Whilst this post may seem to fly in the face of the advice given in an earlier post emphasising the importance of focussing on the basics, paying attention to details has its place.

The motivation for this post came about as the result of a coaching call with one of my mentors about Hair Mineral Analysis. We’re in the process of introducing it to our service range and we’re just going through the final stages of our testing process before it’s rolled out. During the call, I queried a comment my mentor made regarding thyroid issues, based on elevated arsenic levels in a sample. The comment seemed too broad a jump from what we were discussing so I queried it. In this specific case, two of the key antagonistic minerals for arsenic are iodine and selenium, both of which are important for optimum thyroid function. The client in question has no known thyroid issues nor any evidence of them. However, by analysing at this level, we’re able to identify their pre-disposition to those issues, way ahead of them becoming problematic. Conventional medicine picks these issues up once they’re a problem and in this case the solution would be the prescription of thyroxine for the rest of that clients life, if the imbalances present now were left unaddressed.

Another example of this is a member at my gym, who’s looking to pack on some muscle. He’s read the books, watched the videos and even gone so far as to certify as a personal trainer. Unfortunately, he’s packing on as much fat as he is muscle, which is definitely not his goal. Now Bob (not his real name), is doing all the right exercises and his technique is pretty good, not perfect, but good enough. His issue is the time under tension for each of his sets is too short. A set of 8-10 reps is taking him at most 25 seconds instead of 40-70.  He tweaked this and ‘bingo’, he managed to add 7lbs of muscle in a month as opposed to 10lb of fat and muscle (about 50/50) in 4 months.

Consider another member, Mark. He loves to deadlift and is always 100% focussed on his technique. However, although he’s gotten stronger over the last 6 months, he’s also started getting lower back pain. I checked his technique for him and straight away noticed that his hips were coming up about half a second too early. The consequence of that tiny amount of time could be an increase in the load on the lower back by anywhere from 50-200%. We actually had to video him to resolve the issue as without the visual reference, everything felt correct. However, as soon as he saw the video it all made sense.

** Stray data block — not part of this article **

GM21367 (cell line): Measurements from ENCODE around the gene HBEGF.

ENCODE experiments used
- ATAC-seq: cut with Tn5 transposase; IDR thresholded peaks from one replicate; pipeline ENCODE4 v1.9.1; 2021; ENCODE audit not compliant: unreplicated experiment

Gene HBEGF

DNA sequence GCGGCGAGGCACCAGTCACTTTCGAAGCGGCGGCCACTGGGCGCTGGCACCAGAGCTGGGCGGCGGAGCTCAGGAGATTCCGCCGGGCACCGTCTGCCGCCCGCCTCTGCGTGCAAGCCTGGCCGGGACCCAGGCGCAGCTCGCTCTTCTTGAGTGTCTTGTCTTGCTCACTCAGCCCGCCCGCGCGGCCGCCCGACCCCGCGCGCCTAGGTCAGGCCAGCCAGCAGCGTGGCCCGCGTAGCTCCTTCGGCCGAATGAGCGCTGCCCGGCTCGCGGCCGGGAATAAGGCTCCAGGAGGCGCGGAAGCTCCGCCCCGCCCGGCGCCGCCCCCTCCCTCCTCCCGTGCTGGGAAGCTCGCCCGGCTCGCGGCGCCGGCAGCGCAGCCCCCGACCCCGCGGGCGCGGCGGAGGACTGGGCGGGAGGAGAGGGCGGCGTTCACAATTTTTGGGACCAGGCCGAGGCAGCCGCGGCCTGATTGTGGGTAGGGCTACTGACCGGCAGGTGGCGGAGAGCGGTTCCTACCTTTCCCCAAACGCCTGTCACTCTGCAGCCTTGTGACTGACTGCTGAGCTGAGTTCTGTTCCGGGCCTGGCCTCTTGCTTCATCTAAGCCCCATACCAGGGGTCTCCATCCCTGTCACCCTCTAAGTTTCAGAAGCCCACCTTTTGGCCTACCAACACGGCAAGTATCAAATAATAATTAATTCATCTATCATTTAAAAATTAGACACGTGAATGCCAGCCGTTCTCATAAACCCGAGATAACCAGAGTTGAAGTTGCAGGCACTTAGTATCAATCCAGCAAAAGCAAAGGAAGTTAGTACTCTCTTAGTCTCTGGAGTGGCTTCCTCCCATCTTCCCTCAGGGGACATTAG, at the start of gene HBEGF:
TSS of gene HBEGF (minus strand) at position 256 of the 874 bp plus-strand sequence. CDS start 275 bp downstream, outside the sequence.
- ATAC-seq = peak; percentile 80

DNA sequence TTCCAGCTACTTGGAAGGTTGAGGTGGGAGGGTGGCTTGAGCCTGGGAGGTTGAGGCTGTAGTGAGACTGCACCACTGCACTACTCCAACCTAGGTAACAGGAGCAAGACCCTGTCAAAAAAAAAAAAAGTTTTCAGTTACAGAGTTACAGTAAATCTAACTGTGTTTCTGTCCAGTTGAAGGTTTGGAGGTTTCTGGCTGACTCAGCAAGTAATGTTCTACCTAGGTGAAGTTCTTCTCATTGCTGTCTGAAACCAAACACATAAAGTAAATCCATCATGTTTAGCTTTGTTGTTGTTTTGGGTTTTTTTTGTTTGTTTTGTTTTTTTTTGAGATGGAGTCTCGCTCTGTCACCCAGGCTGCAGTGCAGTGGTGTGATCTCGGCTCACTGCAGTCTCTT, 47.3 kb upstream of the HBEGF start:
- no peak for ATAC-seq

So, what to do?

Unfortunately, this is the part many people don’t want to hear. Your only real solution is to see a professional. Now this doesn’t mean you need to shell out hundreds of pounds for lab testing (although it might), it may simply be getting someone with an educated eye to check you over. Fixing Mark’s deadlift took less than 5 minutes, cost him nothing and has probably saved him weeks of pain and/or discomfort as well as preventing the loss of his strength gains.

If you’re not making the progress you should be, or seeing the results that you want, then it’s important to recognise that you may need someone else’s perspective to see the details that matter the most.

So I have two summations for this post:

Number 1: get a third party opinion, the more skilled/qualified the better. For simple stuff it probably won’t cost much, if anything and all it requires is a little swallowing of the ego. Heck, my accountant treats me like an idiot and I’m fine with it. Why? Because finance is not something I’m good at, it’s not my area of skill or expertise. That said, if she tried to give me exercise or nutrition advice I might have an issue.

Number 2: consider the consequence of not sorting out your stuff. I think the cartoon below sums it up better than anything I could write.